“First, one bit of disclosure,” she wrote in her first post. “I’m nothing special – just one of thousands and thousands of transfolk around the world who are transcending old gender norms in one fashion or another. In a word: liberation.”
Page describes blogging as addictive, but says if she feels she has nothing to say for a day or two, readers notice and nag her to post something. She’s written about violence against trans people, the struggles trans people face in other parts of the world and how trans people are accepted by different religions. When I ask her if she has considered writing a book about her experiences, she balks: “If one of the Montreal Canadiens transitioned, that would be a book. I’m just a lowly copy editor at a daily newspaper.”
Page says her story is ultimately a happy one, and that in large part has to do with her workplace. “I think the best part is the feedback I get from people around the world. I have more readers outside of Quebec than in the province. In the last couple of weeks I heard from a student at Concordia who is also transitioning. He wrote me a lovely letter after reading my blog, which was really nice.” But, she adds, “there has been some negativity, usually from people who knew me before.”
It’s difficult not to marvel at the fact that Page is doing this through the Gazette, widely regarded as a pretty conservative daily newspaper, part of the PostMedia chain (formerly CanWest, formerly Southam). “People say it’s a conservative paper, I don’t know how conservative we are,” Page insists. “Things have changed for everyone. Ten or 20 years ago, you couldn’t talk about trans issues. People say we’re about where gay people were 20 years ago. But I don’t think we’re that far behind. Increasingly our rights are being enshrined. Here in Quebec and in some other provinces our gender reassignment surgery is being subsidized by governments. We’re making inroads. I think people are far more tolerant. But of course acceptance is another matter.”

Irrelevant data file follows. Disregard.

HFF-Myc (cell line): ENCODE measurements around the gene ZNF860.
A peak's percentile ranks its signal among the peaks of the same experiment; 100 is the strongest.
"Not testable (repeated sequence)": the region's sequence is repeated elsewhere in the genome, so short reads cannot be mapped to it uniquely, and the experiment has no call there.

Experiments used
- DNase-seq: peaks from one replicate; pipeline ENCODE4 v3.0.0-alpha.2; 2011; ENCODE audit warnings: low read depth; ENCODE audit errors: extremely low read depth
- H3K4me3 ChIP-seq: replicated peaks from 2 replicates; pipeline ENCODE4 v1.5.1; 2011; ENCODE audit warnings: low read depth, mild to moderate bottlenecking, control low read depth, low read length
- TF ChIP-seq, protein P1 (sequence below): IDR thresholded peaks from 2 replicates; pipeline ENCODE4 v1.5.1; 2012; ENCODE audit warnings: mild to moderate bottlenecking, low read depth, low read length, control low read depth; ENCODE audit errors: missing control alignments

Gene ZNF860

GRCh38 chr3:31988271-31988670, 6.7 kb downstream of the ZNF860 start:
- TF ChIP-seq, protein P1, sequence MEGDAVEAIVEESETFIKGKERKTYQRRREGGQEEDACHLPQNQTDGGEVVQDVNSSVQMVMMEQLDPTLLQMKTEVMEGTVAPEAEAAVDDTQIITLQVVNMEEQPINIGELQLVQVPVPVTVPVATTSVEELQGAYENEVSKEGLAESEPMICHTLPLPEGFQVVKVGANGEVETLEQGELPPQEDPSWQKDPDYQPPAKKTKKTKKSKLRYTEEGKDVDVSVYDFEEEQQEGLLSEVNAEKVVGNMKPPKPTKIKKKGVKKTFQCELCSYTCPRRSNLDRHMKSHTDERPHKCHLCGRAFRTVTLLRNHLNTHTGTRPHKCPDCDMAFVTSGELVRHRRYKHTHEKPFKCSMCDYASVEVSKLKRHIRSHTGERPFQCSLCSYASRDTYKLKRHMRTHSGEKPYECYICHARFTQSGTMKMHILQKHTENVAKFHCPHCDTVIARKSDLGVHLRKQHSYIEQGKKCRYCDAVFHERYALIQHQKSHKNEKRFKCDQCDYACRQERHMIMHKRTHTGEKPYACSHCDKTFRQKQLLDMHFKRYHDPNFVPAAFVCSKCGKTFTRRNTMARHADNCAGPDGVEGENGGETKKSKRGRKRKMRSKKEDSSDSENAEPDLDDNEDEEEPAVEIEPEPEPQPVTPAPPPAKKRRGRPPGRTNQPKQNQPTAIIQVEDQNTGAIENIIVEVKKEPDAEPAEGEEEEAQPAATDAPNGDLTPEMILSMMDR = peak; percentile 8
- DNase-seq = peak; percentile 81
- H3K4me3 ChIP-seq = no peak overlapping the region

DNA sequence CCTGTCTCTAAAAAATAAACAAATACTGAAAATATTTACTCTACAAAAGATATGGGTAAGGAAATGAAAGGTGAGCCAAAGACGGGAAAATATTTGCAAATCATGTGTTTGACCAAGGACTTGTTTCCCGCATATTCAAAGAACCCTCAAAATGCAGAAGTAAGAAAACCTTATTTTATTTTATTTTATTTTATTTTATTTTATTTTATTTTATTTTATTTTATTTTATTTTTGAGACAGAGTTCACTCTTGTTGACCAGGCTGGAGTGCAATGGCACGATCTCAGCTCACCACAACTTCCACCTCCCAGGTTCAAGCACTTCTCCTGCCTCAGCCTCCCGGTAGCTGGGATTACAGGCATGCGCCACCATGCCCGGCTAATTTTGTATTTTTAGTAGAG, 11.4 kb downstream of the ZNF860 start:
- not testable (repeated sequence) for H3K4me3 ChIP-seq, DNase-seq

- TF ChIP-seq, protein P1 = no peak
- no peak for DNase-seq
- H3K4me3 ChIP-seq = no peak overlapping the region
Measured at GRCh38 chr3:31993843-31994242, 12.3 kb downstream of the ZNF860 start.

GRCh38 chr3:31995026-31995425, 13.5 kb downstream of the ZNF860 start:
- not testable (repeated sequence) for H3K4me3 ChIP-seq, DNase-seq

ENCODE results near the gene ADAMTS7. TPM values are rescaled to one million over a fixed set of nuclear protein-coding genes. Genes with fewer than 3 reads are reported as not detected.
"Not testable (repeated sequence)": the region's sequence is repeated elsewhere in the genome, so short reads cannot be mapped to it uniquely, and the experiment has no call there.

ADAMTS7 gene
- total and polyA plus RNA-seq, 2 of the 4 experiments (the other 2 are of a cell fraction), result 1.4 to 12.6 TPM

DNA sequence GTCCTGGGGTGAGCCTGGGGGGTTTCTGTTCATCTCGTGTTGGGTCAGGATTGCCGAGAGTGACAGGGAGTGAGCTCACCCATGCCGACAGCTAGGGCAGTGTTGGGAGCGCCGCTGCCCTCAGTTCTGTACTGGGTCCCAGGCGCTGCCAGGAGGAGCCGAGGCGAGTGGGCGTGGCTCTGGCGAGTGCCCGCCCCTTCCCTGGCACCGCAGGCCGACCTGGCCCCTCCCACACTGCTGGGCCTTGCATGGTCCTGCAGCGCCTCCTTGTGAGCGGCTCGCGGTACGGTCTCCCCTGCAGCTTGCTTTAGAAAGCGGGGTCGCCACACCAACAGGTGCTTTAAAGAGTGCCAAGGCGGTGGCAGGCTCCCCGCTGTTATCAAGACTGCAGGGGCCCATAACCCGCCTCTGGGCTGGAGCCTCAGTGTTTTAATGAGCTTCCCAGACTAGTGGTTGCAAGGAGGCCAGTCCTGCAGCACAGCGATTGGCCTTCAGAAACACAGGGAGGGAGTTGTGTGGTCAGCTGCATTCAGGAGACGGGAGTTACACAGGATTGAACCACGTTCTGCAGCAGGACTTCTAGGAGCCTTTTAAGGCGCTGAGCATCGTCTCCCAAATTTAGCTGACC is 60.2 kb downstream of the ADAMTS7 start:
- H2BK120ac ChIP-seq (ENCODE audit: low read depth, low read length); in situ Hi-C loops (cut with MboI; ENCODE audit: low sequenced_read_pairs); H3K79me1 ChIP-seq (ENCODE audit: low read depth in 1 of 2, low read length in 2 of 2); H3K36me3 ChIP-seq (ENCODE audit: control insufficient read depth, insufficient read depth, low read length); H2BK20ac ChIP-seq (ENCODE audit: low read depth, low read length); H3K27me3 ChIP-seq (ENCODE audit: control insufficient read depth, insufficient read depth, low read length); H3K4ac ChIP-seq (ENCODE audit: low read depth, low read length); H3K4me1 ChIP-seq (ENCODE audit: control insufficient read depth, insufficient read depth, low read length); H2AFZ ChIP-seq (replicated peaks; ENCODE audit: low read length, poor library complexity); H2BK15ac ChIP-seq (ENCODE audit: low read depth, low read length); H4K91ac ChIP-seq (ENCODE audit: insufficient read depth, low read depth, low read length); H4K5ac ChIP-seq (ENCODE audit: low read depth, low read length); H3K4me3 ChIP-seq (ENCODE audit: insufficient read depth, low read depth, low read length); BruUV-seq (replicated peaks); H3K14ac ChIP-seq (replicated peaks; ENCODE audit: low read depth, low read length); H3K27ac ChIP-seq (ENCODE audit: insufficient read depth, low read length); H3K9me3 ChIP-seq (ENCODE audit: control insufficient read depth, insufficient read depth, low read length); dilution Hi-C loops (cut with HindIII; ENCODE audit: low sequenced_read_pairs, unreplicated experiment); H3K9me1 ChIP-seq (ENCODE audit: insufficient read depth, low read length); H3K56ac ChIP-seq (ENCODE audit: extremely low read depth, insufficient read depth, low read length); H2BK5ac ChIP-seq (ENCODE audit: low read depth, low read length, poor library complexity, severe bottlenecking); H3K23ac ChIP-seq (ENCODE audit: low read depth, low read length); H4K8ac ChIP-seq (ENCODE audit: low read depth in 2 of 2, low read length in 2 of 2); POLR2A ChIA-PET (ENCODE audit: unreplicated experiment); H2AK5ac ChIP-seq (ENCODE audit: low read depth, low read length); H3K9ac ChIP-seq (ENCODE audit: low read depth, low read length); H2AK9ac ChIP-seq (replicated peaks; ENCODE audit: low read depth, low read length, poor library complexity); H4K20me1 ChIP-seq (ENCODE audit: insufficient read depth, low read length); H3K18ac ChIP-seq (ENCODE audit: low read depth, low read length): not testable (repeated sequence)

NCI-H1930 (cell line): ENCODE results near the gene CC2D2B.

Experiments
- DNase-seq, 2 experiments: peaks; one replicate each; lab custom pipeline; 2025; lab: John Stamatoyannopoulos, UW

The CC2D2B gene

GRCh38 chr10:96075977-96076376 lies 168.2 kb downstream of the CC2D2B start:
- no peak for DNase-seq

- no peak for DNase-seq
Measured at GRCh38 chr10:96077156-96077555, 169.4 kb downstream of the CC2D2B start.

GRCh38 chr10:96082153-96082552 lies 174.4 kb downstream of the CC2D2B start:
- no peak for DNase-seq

When Page’s own story verges on melancholy is when she posts about the dating scene. “That’s where I learned a lot about how we are accepted,” says Page, who is bisexual. “I go on Lava Life and other dating sites. Sometimes I say in my profile that I’m a transitioned woman, other times I don’t. I get hit on a lot. But 90 precent of the guys flee when they find out. They say I look gorgeous, they want to date me, they want to do everything, and then I tell them and they’re gone. But that’s life.”
But Page says disclosure is not an option. “I’ve written a lot about the disclosure issue. We have to tell them. Hiding the information could get us killed. I’ve still dated quite a few men who didn’t know and didn’t care. But then you have some guys—I don’t always tell right away, I might wait for six or seven emails. They like my pictures, my personality. When they say we should meet for coffee, then I tell them. Then it’s usually over.”
Page remains philosophical.
“Yes, I’d love to meet someone. But I’m very happy with my work. I’m very lucky –many trans people are very poor. We’re at the bottom of the spectrum of the LGBT scale. Trans folks usually don’t have much money or influence. Many trans people can’t hold a job, because people won’t hire them. And many lose their jobs when they come out.
“I’ve been very lucky to be working here. It’s mainly been a very positive experience, and now I get to write about it.”
Page concedes that “all that estrogen” may have altered her writing style. “Though people have said my writing always had a feminine element to it.” Which prompts the question: now that she’s transitioned, does she still love Led Zeppelin? “Absolutely! My musical taste hasn’t changed. I still try to work in a reference to Rolling Stones lyrics wherever I can.”